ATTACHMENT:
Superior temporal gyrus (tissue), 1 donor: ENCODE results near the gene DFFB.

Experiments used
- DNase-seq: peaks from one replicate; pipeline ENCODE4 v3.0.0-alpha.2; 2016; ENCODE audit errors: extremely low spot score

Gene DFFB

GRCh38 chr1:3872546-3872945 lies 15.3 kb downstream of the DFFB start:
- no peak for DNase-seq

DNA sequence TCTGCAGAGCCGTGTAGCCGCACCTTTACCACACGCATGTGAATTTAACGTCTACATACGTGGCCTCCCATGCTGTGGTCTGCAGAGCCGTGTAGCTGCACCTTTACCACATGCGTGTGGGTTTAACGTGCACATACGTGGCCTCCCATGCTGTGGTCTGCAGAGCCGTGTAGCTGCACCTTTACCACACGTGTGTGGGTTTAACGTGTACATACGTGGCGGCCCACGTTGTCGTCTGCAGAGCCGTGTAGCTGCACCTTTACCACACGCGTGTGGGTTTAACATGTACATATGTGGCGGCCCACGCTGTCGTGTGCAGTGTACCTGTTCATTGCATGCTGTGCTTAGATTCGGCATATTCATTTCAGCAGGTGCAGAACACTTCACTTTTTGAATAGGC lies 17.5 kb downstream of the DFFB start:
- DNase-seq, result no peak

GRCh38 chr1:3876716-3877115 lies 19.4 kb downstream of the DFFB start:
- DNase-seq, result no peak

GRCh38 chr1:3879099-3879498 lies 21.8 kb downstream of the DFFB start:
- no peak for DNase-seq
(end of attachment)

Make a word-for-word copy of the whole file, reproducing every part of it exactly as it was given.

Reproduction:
Superior temporal gyrus (tissue), 1 donor: ENCODE results near the gene DFFB.

Experiments used
- DNase-seq: peaks from one replicate; pipeline ENCODE4 v3.0.0-alpha.2; 2016; ENCODE audit errors: extremely low spot score

Gene DFFB

GRCh38 chr1:3872546-3872945 lies 15.3 kb downstream of the DFFB start:
- no peak for DNase-seq

DNA sequence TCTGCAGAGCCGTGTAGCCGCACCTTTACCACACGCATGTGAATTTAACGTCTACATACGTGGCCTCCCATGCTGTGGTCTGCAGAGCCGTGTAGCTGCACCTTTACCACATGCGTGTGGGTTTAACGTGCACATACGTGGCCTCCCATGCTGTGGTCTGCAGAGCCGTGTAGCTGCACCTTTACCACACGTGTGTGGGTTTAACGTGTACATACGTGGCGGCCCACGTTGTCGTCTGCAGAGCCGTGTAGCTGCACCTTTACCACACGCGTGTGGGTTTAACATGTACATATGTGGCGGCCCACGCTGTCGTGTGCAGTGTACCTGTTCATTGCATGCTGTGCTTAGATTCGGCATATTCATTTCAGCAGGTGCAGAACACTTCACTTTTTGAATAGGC lies 17.5 kb downstream of the DFFB start:
- DNase-seq, result no peak

GRCh38 chr1:3876716-3877115 lies 19.4 kb downstream of the DFFB start:
- DNase-seq, result no peak

GRCh38 chr1:3879099-3879498 lies 21.8 kb downstream of the DFFB start:
- no peak for DNase-seq